WILMINGTON, NC (WECT) - Carol and Mike Kirshe have crossed the Cape Fear River into New Hanover County to land in their new retirement home.
It's their second, actually. Their first was in Brunswick County. The Kirshes realized they were spending more time in the Wilmington metro area, so it just made sense to them to move closer.
"We can do everything we want to do here," says Mike Kirshe. "We just look at each other and say, 'Pinch me. Is this real?' It's all right here."
The sheer number of things to do, the local amenities, and the weather along the coast seem to be lures for thousands of families already calling Wilmington home and for the thousands more looking for a new zip code.
Evidence of that can be found at RiverLights, one of the newest and largest neighborhoods going up. Seven builders have seen sales of about 200 units in the past year.
"We do a lot of advertising in the Northeast. We go to these Live South shows in D.C. and New York," says Chris Murray with the Cottage Building Company. "Typically, we have empty nesters, retirees, who are looking for a new life."
The stats gathered in New Hanover County and Wilmington are here in black and white.
Last year alone, 421 new single family homes were built within the city limits and another 816 were built within the county. That doesn't include the construction in the county's beach towns.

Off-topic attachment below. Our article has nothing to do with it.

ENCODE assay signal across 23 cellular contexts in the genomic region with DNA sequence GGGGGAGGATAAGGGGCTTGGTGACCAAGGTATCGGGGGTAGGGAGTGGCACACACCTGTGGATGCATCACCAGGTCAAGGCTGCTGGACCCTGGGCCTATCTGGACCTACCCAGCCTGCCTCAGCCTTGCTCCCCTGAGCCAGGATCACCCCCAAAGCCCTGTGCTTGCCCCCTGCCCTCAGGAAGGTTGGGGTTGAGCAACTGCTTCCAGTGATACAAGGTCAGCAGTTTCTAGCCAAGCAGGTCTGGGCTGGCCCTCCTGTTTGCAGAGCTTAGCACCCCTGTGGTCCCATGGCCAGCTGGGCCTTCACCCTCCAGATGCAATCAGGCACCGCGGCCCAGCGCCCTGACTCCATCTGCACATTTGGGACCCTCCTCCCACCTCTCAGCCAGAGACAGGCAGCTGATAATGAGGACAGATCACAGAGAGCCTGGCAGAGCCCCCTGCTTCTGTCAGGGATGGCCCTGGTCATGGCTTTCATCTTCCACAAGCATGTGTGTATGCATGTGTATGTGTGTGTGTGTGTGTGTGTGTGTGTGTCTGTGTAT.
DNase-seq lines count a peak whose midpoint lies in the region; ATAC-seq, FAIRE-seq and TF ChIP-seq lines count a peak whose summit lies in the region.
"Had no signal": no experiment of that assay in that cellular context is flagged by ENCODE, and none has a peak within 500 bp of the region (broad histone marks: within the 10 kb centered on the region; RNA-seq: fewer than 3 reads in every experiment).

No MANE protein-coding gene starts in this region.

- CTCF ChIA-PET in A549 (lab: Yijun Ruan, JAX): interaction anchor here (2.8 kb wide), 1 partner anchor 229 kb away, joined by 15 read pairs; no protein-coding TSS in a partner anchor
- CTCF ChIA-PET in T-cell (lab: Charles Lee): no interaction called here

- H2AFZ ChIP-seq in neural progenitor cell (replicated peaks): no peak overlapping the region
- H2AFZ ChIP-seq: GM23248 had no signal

"We're looking at long-term growth," says Wilmington Planning Director Glenn Harbeck. "Millennials and baby boomers are driving back to the city migration. That's what's fueling Wilmington's growth."
Townhouse construction is also exploding with 86 units built in Wilmington and 241 units out in the county.
Wilmington metro is no longer a best-kept secret. The word is out and in many cases, those looking to land here aren't native to the county.
"We have a lot of traffic from all over the country, and a lot from Wilmington" says realtor Kristen Ohler. "At 70 West Builders, 70 percent of our contracts last year were actually from Pender, New Hanover and Brunswick counties."
What's next? Only time and the market will tell. Even in their mid-70s, the Kirshes are glad they packed up and started over.
"We see the potential here, and buying in at the very first phase of development," says Mike Kirshe. "We're just watching this construction just mushroom. It's pretty exciting."
New Hanover County looks to add 60,000 new residents by 2040, a jump of 50 percent.